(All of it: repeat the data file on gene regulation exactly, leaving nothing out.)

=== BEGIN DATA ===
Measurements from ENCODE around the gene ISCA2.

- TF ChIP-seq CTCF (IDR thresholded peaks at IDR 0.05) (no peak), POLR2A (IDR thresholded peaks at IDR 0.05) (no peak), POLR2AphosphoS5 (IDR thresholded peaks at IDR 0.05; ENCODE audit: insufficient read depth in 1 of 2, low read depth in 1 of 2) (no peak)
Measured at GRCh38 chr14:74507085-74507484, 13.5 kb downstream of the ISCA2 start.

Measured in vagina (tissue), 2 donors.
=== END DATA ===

Measurements from ENCODE around the gene ISCA2.

- TF ChIP-seq CTCF (IDR thresholded peaks at IDR 0.05) (no peak), POLR2A (IDR thresholded peaks at IDR 0.05) (no peak), POLR2AphosphoS5 (IDR thresholded peaks at IDR 0.05; ENCODE audit: insufficient read depth in 1 of 2, low read depth in 1 of 2) (no peak)
Measured at GRCh38 chr14:74507085-74507484, 13.5 kb downstream of the ISCA2 start.

Measured in vagina (tissue), 2 donors.